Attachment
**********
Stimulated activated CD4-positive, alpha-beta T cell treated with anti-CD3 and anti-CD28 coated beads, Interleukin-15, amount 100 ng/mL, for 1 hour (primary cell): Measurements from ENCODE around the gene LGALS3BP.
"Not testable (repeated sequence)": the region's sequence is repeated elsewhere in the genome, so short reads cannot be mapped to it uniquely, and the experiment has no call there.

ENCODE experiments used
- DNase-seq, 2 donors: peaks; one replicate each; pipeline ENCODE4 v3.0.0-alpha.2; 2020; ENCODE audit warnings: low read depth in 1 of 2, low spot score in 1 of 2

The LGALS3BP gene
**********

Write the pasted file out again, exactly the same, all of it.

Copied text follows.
Stimulated activated CD4-positive, alpha-beta T cell treated with anti-CD3 and anti-CD28 coated beads, Interleukin-15, amount 100 ng/mL, for 1 hour (primary cell): Measurements from ENCODE around the gene LGALS3BP.
"Not testable (repeated sequence)": the region's sequence is repeated elsewhere in the genome, so short reads cannot be mapped to it uniquely, and the experiment has no call there.

ENCODE experiments used
- DNase-seq, 2 donors: peaks; one replicate each; pipeline ENCODE4 v3.0.0-alpha.2; 2020; ENCODE audit warnings: low read depth in 1 of 2, low spot score in 1 of 2

The LGALS3BP gene